The Hidden Causes: A Functional Medicine Approach To Restoring Balance And Vitality

“Everything looks fine! You have nothing to worry about – you’re in perfectly good health.”

Ever heard that before after scheduling a visit to the doctor because something felt off? Maybe it was hormonal and you felt moody, bloated, and gassy, your cycle was irregular, and your mood was low. Or, maybe it was your digestion – you weren’t going to the bathroom every day. Your gut felt heavy, full, weighed down, cramped up. 

As disheartening as it can feel to get that “everything’s fine, be on your way now” dismissal, going to the doctor is usually an intelligent first step. When you have that gut feeling that something just doesn’t feel right, it’s important to rule out any serious causes that require more immediate medical screening and intervention, such as inflammatory bowel disease, an autoimmune condition like rheumatoid arthritis, some form of cancer, etc. 

You did your due diligence by seeing a medical doctor, and they (hopefully) did theirs by running labs and checking for criteria that matches up to a diagnosis and corresponding medication. In the conventional medical setting, that’s about what we can expect to get. Imagine you found out something was really wrong, good for you for getting checked out so you can quickly take next steps! 

When all you find out is there is nothing dire going on, though, what’s next?

You still don’t feel well. And you’re left even more confused than before because there’s no simple explanation like you might’ve been expecting or hoping for. In fact, you might have even been made to feel invalidated, told that your concerns are in your head and it’s just a manifestation of stress. To be frank, this is the point where things fall into your own hands and we need to do some digging! You can choose to do this on your own, or search for an experienced holistic practitioner who will help you. And let me drop a hint here… as someone who’s spent countless painstaking years trying to figure out mysterious health problems of my own, sorting through confusing and conflicting information and experimenting with different diets, supplements, and protocols as if I were a lab rat (before finding my way to functional medicine), I would recommend the latter!

Conventional medicine typically stops at the diagnosis and the drug that corresponds with it. Beyond that, there’s not a whole lot of training around lifestyle interventions like coaching on nutrition, physical activity, sleep, and stress management. Meanwhile, these are the factors that underlie the fate of our health!

So, this is where functional medicine comes in. The goal of a functional medicine approach is to investigate root causes and connect the dots from one imbalance to another, versus treating each system of the body as its own separate entity. Your hormones are all out of whack? Let’s see what’s going on with your thyroid. Keep getting recurrent UTIs popping up? Let’s look into the gut. 

These are all examples of the many connections we can explore and address through lifestyle to restore equilibrium in the body and optimize the ways in which everything works together like the different instruments in a symphony. Imagine you’re at the orchestra, and a violinist is totally off tune, producing a horrible, squeaky cacophony. You can just barely hear the violinist, in particular, from your seat in the audience, but mostly the entire song just sounds a bit messy. How do you think this out-of-sorts violinist will affect the instrumentalist next to them? And if that one is getting thrown off, what about the one next to them? This ripple effect is a good analogy to when one body part or organ system isn’t functioning optimally, and down the line it leads to suboptimal functioning and agitating symptoms – low energy, brain fog, headaches, digestion issues, anxiety, depression, recurring UTIs and other infections, high cholesterol, etc.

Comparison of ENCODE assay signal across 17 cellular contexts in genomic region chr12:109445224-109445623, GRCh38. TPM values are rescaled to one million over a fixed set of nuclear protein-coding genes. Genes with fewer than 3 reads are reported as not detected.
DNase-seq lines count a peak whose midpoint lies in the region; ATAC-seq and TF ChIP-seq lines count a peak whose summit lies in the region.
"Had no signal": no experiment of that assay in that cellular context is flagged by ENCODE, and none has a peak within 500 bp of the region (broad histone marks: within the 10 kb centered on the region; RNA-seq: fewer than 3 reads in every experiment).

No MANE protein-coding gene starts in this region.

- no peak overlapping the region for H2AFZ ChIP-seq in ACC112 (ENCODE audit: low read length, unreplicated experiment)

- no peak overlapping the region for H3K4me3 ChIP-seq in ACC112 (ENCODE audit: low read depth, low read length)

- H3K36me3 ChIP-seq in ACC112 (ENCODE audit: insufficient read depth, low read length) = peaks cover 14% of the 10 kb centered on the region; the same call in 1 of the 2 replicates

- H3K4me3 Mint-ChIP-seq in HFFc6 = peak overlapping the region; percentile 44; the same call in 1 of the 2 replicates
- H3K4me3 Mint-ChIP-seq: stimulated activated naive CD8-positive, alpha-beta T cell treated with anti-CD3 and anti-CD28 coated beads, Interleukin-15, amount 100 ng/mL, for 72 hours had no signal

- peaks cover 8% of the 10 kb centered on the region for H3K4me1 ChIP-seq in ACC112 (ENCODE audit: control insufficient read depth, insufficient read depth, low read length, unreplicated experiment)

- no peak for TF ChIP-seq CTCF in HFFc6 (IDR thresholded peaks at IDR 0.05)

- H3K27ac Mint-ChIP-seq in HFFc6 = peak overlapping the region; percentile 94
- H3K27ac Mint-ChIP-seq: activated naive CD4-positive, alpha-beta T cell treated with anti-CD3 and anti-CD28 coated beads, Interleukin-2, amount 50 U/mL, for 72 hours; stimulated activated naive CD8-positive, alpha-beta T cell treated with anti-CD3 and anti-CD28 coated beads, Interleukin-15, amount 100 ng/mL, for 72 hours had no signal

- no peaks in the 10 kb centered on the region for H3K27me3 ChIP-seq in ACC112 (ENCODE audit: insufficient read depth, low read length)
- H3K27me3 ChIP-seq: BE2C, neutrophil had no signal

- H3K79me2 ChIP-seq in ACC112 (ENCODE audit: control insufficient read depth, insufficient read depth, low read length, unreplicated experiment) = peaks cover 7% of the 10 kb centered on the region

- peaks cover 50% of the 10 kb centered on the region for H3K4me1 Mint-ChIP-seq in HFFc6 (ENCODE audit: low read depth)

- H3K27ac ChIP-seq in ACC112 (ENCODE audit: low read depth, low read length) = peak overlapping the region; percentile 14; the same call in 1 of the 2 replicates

To explore how all the different systems of our body affect others down the line, let’s take a deeper dive into the root cause and resulting effects of high cholesterol.

Say you’re doing everything your doctor has recommended to help lower your LDL (AKA “bad cholesterol”) – limiting your saturated fat intake, avoiding sugar and processed carbohydrates, exercising regularly. However, no matter what you do, you can’t get that dang number down like you used to be able to in the past and could just dial things back a bit. Now, you’re buckling down on these changes more than ever, and that level just won’t budge.

Sure, genetics can absolutely be a big player in hypercholesterolemia. But there’s more we can explore before writing it off to bad genes, getting started on a statin, and calling it a day. For example, when I hear of a case like this, one of the first things I want to look into further is liver function. The way that cholesterol is regulated in the body is it’s brought into the liver to get converted into bile. Bile then moves into the gallbladder where it becomes more concentrated and is stored until it’s released into the duodenum with pancreatic enzymes. This process aids in breaking down our food, allowing our body to ultimately absorb the nutrients we consume into our cells to be converted into energy.